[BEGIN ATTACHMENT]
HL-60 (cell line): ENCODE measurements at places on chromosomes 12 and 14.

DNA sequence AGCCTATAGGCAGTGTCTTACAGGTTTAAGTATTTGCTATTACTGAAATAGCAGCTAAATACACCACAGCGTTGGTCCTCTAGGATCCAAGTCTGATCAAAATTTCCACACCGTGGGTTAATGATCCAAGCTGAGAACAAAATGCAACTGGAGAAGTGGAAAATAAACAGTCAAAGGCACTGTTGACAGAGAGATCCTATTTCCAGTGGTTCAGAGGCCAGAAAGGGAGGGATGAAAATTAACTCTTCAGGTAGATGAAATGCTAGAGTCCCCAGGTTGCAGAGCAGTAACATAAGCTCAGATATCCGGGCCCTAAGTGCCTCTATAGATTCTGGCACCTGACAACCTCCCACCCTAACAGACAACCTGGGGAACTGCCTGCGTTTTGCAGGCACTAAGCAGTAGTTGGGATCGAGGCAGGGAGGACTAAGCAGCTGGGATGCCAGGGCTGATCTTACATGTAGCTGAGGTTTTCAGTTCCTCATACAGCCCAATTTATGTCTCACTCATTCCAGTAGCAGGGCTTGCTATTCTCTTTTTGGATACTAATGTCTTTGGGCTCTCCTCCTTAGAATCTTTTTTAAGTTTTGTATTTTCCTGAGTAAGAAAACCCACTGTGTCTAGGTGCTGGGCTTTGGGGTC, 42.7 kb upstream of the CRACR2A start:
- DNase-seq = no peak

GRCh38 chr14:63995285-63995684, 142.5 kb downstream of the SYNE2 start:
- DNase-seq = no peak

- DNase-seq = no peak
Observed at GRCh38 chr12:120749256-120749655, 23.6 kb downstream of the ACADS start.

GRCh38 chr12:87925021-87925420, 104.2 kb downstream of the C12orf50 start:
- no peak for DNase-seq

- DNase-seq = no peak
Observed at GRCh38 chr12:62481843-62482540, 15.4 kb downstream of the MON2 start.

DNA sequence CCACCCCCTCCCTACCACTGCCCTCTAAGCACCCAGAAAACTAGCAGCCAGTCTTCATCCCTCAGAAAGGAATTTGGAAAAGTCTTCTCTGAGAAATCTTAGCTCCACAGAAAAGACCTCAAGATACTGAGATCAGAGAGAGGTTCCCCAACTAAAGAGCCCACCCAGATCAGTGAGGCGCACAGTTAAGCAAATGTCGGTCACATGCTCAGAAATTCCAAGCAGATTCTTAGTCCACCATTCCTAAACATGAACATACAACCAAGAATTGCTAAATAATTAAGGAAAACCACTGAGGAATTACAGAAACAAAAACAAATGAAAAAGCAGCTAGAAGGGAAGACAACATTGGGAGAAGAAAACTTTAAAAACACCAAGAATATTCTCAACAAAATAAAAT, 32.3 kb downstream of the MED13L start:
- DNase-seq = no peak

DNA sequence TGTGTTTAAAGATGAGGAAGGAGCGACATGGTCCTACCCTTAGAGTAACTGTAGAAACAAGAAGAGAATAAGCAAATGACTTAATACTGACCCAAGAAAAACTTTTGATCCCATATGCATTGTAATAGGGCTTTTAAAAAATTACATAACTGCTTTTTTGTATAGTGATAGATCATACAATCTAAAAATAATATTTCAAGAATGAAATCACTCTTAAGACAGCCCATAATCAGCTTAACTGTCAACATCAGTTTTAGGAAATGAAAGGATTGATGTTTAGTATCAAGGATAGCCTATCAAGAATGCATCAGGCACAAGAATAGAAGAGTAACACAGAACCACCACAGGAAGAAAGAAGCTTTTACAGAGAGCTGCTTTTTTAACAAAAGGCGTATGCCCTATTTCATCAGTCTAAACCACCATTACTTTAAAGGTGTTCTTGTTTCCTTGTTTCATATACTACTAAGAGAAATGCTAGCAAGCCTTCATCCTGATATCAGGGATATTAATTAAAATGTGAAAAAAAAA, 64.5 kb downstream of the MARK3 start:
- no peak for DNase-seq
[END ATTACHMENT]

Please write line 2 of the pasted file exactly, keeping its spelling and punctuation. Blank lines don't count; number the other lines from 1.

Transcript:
DNA sequence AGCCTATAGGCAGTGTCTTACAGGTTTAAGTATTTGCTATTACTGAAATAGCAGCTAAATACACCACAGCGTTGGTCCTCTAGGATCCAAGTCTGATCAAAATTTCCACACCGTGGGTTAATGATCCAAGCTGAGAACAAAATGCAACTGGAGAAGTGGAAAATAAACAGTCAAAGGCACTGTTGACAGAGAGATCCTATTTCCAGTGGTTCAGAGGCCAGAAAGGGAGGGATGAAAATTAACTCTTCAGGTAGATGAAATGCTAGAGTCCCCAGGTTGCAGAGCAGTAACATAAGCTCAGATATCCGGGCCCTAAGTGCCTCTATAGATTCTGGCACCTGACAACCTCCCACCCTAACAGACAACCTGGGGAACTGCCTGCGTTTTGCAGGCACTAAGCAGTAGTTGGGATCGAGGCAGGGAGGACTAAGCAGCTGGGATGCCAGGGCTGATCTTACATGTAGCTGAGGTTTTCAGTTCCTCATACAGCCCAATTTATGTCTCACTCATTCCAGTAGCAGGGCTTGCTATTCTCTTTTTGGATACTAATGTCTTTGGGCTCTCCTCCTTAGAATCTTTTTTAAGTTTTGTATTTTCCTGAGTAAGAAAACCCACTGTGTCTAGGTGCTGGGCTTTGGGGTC, 42.7 kb upstream of the CRACR2A start: